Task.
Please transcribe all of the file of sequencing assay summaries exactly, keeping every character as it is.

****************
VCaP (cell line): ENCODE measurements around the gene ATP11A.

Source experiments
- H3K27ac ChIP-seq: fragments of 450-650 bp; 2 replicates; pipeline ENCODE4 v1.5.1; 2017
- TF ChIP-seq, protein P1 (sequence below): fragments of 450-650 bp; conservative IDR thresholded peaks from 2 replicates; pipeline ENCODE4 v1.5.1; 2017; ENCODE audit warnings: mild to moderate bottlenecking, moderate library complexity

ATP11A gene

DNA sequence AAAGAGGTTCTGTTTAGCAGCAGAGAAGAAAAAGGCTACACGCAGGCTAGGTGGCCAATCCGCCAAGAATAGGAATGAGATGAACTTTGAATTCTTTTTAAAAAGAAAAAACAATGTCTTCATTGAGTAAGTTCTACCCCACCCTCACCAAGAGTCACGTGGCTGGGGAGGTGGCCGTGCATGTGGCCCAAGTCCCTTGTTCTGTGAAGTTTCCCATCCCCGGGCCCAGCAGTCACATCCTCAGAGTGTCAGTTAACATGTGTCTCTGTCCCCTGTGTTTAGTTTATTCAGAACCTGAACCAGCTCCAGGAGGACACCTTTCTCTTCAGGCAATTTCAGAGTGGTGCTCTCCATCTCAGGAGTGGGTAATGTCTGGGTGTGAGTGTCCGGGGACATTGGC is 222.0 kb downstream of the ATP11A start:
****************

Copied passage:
VCaP (cell line): ENCODE measurements around the gene ATP11A.

Source experiments
- H3K27ac ChIP-seq: fragments of 450-650 bp; 2 replicates; pipeline ENCODE4 v1.5.1; 2017
- TF ChIP-seq, protein P1 (sequence below): fragments of 450-650 bp; conservative IDR thresholded peaks from 2 replicates; pipeline ENCODE4 v1.5.1; 2017; ENCODE audit warnings: mild to moderate bottlenecking, moderate library complexity

ATP11A gene

DNA sequence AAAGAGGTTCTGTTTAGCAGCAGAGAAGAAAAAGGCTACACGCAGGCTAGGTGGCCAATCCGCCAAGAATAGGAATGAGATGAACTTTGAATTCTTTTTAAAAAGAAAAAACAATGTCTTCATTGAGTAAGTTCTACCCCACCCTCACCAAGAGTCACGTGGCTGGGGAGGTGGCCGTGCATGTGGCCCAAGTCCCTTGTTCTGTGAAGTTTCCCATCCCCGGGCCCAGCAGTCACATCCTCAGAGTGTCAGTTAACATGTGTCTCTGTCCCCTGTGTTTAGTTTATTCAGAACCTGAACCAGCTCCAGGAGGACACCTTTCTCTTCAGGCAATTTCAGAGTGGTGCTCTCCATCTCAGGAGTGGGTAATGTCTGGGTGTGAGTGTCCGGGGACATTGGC is 222.0 kb downstream of the ATP11A start: